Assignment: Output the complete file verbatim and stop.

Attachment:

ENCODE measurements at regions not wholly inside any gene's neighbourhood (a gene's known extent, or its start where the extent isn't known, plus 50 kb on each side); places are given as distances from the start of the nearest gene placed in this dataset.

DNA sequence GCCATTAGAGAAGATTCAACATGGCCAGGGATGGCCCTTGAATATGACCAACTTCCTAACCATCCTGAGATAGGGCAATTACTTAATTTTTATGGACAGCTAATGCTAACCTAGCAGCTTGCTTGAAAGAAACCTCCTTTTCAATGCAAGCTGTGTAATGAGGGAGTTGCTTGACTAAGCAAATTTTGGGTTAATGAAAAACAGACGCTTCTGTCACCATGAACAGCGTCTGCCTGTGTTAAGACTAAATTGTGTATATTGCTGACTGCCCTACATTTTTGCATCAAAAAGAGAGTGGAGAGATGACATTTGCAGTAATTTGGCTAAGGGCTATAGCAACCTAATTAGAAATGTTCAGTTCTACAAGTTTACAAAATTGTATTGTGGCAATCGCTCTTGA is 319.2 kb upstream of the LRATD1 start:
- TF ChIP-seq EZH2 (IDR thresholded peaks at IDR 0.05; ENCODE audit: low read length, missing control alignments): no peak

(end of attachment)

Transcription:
ENCODE measurements at regions not wholly inside any gene's neighbourhood (a gene's known extent, or its start where the extent isn't known, plus 50 kb on each side); places are given as distances from the start of the nearest gene placed in this dataset.

DNA sequence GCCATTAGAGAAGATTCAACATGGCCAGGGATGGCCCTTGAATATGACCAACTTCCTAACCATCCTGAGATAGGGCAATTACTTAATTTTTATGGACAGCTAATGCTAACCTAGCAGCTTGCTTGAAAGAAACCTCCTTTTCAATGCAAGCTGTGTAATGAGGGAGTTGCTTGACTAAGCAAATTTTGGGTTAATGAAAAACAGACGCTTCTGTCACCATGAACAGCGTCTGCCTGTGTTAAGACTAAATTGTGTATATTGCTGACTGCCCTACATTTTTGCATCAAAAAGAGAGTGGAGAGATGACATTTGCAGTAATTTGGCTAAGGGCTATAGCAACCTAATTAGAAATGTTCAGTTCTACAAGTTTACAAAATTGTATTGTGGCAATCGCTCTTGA is 319.2 kb upstream of the LRATD1 start:
- TF ChIP-seq EZH2 (IDR thresholded peaks at IDR 0.05; ENCODE audit: low read length, missing control alignments): no peak